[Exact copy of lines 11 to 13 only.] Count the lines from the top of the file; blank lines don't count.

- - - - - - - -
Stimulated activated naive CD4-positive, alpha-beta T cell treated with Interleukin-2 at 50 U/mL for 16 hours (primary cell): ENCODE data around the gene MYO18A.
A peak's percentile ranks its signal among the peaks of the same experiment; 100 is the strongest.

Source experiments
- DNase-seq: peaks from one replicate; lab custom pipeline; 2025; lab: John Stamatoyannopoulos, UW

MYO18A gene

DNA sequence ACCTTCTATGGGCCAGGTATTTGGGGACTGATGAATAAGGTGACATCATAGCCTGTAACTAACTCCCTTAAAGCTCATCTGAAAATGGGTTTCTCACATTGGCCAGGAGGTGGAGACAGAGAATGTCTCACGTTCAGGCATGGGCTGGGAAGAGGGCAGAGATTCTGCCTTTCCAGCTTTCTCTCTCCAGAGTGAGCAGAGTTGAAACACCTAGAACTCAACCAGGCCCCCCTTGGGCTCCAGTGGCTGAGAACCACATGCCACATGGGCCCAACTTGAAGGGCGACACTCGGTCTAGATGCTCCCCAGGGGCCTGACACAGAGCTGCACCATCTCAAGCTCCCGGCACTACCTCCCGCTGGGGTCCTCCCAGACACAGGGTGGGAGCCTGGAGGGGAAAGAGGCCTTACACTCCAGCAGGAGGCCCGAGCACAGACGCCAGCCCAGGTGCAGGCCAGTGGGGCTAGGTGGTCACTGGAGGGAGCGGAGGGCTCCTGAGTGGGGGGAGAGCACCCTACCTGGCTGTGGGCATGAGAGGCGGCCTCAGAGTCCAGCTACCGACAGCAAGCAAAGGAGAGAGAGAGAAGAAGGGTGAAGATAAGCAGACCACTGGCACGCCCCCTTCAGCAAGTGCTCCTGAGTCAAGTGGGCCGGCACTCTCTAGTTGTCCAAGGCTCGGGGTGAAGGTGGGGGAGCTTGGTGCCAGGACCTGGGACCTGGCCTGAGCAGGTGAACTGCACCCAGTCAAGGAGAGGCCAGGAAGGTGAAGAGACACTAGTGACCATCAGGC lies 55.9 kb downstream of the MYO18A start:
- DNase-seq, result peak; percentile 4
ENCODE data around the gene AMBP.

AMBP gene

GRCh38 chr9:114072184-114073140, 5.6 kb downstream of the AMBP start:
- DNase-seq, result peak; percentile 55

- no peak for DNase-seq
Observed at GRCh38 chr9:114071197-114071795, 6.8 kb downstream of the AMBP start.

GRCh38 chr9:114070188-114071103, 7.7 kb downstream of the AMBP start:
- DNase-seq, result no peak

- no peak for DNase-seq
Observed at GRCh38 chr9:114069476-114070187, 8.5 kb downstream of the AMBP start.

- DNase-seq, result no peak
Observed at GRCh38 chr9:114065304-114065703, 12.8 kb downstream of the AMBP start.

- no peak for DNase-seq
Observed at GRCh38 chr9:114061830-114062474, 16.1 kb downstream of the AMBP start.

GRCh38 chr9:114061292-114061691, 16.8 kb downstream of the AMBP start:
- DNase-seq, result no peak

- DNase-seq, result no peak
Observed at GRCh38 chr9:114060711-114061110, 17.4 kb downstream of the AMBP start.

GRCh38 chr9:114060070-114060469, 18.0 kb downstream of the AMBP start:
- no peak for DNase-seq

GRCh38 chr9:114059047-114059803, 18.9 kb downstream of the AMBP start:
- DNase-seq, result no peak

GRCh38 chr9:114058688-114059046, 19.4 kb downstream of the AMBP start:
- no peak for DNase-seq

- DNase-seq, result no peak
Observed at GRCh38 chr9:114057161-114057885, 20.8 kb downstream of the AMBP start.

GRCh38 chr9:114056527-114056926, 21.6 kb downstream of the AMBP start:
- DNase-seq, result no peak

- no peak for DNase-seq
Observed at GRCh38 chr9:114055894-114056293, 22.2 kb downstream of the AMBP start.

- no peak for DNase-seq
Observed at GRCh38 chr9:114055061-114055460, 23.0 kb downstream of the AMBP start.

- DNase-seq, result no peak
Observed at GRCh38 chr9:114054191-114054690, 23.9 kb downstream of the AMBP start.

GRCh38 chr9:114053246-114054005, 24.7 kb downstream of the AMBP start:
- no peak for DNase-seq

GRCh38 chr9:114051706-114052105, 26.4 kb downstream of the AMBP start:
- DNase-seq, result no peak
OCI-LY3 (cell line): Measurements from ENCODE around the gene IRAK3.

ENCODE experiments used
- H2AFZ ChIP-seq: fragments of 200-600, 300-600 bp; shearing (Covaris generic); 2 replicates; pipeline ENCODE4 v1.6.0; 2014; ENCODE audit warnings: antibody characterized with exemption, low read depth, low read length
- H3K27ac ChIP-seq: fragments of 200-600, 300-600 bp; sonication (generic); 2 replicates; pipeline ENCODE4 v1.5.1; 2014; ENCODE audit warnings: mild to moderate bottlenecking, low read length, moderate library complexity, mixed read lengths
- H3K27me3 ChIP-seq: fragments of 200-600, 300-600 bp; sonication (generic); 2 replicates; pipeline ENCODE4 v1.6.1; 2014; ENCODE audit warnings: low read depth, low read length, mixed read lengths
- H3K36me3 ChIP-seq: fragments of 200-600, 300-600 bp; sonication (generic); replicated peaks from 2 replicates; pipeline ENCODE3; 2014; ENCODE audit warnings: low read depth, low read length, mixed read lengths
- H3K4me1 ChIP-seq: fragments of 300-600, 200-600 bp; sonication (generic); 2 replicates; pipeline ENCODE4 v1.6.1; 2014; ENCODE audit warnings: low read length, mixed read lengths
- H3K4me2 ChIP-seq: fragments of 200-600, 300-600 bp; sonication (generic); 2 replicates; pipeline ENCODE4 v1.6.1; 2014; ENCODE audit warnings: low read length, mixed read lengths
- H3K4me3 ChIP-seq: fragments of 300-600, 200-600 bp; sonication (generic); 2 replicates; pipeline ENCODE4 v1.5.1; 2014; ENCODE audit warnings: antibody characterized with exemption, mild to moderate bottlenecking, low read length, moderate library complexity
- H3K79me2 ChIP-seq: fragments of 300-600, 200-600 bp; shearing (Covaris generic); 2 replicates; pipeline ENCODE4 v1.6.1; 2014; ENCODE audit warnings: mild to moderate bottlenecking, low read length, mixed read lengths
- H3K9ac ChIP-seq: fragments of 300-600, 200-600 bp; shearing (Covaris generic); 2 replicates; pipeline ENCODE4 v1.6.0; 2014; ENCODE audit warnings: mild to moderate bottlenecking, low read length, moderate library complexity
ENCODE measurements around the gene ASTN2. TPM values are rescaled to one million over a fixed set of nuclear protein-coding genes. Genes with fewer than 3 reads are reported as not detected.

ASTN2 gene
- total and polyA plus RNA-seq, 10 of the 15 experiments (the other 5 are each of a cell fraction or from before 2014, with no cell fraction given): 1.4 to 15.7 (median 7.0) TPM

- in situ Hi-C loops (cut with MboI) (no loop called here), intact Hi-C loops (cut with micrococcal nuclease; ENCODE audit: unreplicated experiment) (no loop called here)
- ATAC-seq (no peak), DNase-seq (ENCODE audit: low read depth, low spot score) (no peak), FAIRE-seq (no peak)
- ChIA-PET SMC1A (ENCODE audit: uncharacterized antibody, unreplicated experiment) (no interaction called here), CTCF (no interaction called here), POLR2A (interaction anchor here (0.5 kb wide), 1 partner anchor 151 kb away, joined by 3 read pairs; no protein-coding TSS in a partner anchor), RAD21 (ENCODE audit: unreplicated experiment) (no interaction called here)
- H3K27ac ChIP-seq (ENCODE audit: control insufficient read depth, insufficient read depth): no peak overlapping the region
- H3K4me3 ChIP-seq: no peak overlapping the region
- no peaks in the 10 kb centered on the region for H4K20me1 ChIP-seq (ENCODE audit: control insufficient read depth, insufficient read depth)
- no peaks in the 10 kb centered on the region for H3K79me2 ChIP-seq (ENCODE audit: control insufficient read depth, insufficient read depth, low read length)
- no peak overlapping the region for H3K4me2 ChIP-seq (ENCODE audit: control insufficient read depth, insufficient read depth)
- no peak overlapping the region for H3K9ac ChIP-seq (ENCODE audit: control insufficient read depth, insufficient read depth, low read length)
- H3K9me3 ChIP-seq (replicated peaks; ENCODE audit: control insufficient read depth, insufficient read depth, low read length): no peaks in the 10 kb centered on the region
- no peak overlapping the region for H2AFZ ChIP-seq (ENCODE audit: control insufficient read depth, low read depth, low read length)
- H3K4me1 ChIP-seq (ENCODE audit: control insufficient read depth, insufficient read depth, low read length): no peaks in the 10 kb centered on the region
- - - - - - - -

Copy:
- DNase-seq, result peak; percentile 55

- no peak for DNase-seq
Observed at GRCh38 chr9:114071197-114071795, 6.8 kb downstream of the AMBP start.